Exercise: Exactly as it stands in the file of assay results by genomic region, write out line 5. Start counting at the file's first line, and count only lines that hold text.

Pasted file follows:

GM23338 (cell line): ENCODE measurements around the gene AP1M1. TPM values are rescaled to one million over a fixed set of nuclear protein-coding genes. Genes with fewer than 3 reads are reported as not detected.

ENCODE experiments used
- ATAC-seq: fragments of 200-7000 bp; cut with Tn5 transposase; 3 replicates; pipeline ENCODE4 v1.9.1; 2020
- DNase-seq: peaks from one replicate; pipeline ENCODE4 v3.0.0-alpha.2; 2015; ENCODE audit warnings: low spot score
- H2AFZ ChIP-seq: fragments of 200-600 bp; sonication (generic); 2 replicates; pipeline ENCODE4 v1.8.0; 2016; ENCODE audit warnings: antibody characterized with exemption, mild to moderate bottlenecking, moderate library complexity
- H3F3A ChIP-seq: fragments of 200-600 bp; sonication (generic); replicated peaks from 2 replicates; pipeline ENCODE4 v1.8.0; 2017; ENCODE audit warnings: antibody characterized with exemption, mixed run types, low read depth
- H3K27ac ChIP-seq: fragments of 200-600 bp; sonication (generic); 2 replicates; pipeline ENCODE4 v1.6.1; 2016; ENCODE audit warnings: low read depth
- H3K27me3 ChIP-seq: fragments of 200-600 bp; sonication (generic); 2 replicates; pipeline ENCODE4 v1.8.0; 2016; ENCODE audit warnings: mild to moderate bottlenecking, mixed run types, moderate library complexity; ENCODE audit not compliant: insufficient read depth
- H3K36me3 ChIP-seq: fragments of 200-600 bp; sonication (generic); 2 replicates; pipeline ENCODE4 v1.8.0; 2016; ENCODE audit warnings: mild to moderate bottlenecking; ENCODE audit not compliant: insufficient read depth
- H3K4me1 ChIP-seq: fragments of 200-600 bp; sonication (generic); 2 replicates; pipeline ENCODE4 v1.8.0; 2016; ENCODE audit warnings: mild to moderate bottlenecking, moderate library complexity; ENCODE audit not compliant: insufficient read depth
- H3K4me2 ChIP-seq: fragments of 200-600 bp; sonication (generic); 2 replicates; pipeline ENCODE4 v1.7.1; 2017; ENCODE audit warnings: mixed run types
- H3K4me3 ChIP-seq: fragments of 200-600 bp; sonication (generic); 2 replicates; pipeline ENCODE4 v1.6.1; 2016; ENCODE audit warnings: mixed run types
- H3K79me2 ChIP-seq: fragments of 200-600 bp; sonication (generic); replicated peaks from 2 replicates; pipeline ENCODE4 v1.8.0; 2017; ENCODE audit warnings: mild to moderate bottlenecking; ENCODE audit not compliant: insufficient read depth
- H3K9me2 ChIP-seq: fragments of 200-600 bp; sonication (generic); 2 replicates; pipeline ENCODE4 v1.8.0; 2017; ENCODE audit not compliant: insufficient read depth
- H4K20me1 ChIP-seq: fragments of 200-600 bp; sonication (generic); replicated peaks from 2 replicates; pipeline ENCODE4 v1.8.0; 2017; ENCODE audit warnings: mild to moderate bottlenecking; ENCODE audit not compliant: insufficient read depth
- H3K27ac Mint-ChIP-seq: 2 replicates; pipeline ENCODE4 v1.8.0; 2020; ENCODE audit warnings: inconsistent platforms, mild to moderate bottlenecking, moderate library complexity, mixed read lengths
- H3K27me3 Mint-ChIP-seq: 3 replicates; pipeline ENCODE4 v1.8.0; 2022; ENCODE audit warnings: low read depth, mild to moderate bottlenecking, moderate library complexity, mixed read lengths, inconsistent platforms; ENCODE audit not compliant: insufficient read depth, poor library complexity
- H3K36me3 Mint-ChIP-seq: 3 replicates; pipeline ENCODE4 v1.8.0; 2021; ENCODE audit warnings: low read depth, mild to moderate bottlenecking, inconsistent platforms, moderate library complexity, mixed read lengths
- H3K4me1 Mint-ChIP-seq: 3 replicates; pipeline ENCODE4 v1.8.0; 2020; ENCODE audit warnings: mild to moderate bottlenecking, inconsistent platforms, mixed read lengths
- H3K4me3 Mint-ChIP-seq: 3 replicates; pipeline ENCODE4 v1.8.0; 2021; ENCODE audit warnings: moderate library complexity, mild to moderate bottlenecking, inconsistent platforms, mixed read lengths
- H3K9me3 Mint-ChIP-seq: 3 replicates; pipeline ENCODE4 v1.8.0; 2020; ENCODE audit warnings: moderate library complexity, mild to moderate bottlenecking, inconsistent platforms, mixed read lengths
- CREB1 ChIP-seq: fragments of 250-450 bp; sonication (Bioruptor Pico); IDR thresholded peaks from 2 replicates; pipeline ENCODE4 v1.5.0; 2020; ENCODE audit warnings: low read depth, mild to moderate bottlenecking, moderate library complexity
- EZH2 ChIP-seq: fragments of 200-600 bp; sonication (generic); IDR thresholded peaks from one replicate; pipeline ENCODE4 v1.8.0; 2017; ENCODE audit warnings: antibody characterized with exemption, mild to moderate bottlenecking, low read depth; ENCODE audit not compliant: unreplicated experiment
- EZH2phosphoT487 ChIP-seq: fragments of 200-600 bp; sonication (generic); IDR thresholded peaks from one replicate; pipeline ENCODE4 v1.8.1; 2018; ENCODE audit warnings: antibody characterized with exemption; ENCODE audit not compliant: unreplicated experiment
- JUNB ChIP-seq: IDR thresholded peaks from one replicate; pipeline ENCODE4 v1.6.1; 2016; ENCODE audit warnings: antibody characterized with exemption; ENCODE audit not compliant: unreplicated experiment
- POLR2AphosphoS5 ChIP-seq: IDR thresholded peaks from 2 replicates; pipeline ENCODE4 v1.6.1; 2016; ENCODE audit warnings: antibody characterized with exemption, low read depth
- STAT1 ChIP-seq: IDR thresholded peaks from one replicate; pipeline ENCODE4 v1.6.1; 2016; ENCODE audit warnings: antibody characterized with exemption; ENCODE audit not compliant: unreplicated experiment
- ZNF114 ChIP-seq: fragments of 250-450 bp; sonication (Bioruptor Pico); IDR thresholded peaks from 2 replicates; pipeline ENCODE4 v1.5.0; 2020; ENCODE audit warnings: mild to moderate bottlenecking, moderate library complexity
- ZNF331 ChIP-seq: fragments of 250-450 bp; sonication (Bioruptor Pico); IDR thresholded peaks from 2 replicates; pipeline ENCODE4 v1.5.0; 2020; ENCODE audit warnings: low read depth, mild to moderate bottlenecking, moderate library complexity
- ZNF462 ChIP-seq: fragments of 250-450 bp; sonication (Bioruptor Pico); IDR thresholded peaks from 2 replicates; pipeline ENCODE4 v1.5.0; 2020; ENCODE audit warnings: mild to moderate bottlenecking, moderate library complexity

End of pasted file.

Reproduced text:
- H2AFZ ChIP-seq: fragments of 200-600 bp; sonication (generic); 2 replicates; pipeline ENCODE4 v1.8.0; 2016; ENCODE audit warnings: antibody characterized with exemption, mild to moderate bottlenecking, moderate library complexity